What do diapers and books have in common?
Parents strapped for cash often must choose between the two, and the two paper products were the main items distributed at a community baby shower last week.
The shower was hosted by Elks Lodge No. 1713 at Teton County Library. Made possible by a grant to benefit childhood literacy, the festive evening included activities for kids. The Elks partnered with the library, Teton Literacy Center, Early Head Start, Hole Food Rescue and Daughters of the American Revolution for the evening of service.
Teton Literacy Center kicked off the event with a discussion on the importance of early childhood literacy.
According to ReadAloud.org, by age 4 some children will have heard 30 million fewer words than their peers.
Teton Literacy Center staffers encouraged parents to read aloud to their kids, even if only for 15 minutes a day. The Literacy Center also had advice about how parents can find time to build their child’s vocabulary.
“Read together as much as you can and make it fun,” said Kate Roberts, Teton Literacy Center’s early literacy coordinator. “Talk about things that you go do if you can’t read. If you went to a movie, talk about that together.”
Following the presentation, the room full of energetic tots had their chance to listen to stories, make crafts, or, the most popular option, pick out a book of their own to take home. Early Head Start Director Lety Liera was happy to see the children excited about reading.
“It was hilarious because the kids were fighting over books,” Liera said. “There were kids literally jumping out of happiness because they were getting a book that they had read in class or at the Teton Literacy Center. So that’s when you know the books are going to have a great impact, when they’re having fun with them.”
Fifty families enrolled in Early Head Start — a local program targeting childhood development in children 3 or younger — were invited to the event. It was a packed house of adorable kids and proud parents.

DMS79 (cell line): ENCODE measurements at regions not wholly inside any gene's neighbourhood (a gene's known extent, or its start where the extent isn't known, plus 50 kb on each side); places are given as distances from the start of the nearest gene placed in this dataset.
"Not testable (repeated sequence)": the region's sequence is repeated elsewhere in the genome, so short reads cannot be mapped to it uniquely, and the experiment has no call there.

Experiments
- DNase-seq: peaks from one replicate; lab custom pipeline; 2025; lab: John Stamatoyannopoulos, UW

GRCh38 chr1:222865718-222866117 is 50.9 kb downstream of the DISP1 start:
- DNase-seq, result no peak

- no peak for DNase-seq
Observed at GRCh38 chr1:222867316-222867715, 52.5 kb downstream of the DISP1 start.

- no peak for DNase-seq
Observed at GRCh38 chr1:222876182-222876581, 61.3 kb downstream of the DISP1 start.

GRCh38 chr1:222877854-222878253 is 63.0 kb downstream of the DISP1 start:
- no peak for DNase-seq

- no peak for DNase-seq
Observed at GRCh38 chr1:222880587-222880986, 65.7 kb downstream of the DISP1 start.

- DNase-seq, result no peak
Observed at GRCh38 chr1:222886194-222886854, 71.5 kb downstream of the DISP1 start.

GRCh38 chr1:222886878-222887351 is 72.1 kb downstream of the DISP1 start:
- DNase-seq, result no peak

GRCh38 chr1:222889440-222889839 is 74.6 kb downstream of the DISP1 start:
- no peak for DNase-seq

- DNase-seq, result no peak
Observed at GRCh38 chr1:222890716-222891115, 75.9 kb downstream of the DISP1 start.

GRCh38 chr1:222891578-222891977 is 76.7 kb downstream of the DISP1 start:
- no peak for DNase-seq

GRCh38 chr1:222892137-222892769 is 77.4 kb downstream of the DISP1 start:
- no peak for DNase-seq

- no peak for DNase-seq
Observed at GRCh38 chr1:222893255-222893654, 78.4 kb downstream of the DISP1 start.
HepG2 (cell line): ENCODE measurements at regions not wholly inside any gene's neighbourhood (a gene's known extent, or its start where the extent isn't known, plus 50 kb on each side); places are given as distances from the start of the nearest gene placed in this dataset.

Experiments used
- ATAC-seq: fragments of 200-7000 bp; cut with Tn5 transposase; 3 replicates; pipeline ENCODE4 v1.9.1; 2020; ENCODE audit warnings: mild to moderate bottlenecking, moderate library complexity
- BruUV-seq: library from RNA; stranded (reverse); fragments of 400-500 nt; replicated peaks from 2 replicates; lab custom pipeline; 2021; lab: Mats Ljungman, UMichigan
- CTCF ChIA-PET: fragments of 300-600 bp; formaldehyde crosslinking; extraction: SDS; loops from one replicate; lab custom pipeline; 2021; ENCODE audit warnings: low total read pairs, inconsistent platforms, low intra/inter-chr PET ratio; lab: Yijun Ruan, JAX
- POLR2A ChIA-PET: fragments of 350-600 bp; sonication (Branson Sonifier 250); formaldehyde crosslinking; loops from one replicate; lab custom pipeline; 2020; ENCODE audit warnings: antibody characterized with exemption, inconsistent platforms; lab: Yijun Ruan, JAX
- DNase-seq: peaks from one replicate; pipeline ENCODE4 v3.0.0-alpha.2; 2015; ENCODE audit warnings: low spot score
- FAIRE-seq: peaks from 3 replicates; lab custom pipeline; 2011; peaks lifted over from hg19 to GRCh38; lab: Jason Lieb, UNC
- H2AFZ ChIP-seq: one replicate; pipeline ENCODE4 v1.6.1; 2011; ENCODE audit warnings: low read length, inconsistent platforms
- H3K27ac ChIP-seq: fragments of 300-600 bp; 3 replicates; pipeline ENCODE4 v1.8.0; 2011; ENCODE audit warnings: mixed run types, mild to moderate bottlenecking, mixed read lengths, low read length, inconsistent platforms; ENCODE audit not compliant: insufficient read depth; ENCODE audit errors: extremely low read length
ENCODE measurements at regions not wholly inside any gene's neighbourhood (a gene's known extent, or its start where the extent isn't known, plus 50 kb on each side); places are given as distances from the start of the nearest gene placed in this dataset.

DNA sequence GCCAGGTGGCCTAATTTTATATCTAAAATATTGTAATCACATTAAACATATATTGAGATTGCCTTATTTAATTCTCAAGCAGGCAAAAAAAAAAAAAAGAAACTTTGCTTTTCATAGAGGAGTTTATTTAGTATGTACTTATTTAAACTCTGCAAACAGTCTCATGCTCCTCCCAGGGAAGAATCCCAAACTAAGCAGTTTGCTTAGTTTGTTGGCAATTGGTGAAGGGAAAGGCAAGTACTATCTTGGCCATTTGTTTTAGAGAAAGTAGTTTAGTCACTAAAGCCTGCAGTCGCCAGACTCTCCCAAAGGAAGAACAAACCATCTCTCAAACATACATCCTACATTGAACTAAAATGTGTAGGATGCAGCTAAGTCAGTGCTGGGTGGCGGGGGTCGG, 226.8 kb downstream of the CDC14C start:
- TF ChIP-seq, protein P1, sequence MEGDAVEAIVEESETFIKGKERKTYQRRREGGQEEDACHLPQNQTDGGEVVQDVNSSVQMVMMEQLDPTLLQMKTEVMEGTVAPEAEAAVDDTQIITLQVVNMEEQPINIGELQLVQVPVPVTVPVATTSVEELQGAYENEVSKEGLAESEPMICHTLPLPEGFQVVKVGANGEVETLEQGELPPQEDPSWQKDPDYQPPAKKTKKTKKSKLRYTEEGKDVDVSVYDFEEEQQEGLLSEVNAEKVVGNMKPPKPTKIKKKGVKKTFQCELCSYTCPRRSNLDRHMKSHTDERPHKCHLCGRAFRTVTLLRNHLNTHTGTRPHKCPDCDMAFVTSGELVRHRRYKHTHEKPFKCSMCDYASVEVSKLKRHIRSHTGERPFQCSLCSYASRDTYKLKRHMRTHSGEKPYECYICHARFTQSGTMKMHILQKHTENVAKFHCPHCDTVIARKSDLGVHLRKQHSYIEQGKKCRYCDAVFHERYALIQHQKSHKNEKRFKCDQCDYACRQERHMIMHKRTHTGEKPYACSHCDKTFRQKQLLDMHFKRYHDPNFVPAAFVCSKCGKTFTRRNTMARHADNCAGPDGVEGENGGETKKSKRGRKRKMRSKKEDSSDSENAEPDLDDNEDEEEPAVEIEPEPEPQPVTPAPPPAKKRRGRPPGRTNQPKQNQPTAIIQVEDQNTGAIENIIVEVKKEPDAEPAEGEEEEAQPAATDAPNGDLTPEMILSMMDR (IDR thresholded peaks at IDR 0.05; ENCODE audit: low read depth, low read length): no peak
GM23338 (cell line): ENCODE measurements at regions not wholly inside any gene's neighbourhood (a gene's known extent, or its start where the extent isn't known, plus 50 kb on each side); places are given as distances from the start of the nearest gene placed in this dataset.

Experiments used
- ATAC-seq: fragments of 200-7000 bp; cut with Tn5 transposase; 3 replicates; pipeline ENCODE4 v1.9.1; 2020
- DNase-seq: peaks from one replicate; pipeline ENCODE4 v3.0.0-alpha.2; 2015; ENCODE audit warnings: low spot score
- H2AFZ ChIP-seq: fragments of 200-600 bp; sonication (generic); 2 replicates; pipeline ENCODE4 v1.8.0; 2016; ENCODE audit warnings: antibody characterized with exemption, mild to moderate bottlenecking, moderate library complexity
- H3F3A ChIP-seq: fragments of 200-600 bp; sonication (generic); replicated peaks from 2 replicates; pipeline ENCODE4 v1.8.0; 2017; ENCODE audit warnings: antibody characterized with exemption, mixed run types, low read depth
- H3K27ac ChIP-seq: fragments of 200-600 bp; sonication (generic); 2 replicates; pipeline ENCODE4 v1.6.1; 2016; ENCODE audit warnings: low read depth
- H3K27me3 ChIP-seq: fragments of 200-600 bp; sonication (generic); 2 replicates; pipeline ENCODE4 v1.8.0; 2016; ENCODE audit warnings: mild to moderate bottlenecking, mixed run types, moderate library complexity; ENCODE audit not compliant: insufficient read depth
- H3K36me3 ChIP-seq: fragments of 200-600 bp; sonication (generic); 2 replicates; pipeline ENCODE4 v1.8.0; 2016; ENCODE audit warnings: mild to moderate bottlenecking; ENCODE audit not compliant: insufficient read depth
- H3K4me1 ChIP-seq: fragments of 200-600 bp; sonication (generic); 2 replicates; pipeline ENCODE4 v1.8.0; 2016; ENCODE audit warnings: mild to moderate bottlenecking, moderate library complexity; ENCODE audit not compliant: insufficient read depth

“It felt like a party,” Liera said. “Sometimes I think we are at risk of making people feel like, ‘Oh my God, you can’t even afford diapers,’ but I think they did a great job and it had a nice festive tone. Everyone was having fun.”
By providing diapers and books the community baby shower served to ease some of the financial burden on local families in need. Many families are forced to choose just one of these necessities, leaving low-income households without any books in the home. Robbie Farrow, an Elks trustee and author of the grant that funded the event, said she was proud of the impact it made.
“I thought it was really important that everybody got a brand-new book,” Farrow said. “I think it’s an important message that these kids are important and they’re worth it. They deserve brand-new books.”
While parts of the community may be unfamiliar with the Elks’ work, the organization remains a pillar of local community service in Jackson. Each year the Elks give out $10,000 in scholarships to students, veterans, adaptive athletes and needy youth. The event was particularly special for the Elks because it was the group’s first time receiving a Spotlight Grant.
“Literacy is critical to kids being able to benefit from their education,” Farrow said. “Sometimes families don’t have money left over for books, and I think they recognized how special the event was.”
The Elks host dozens of benefits each year, including a food booth at the Snowmobile Hill Climb next week that will raise funds for youth in need in Jackson.
“Having been a member of other similar types of organizations, one of the things that really stood out to me about this one, and it’s why I decided to become an Elk, is that Elks focus all of their efforts within their local community,” Farrow said.
“We’re happy to do it,” Jackson Elks Exalted Ruler Pete Kendzior said. “It makes us feel good to be nice.”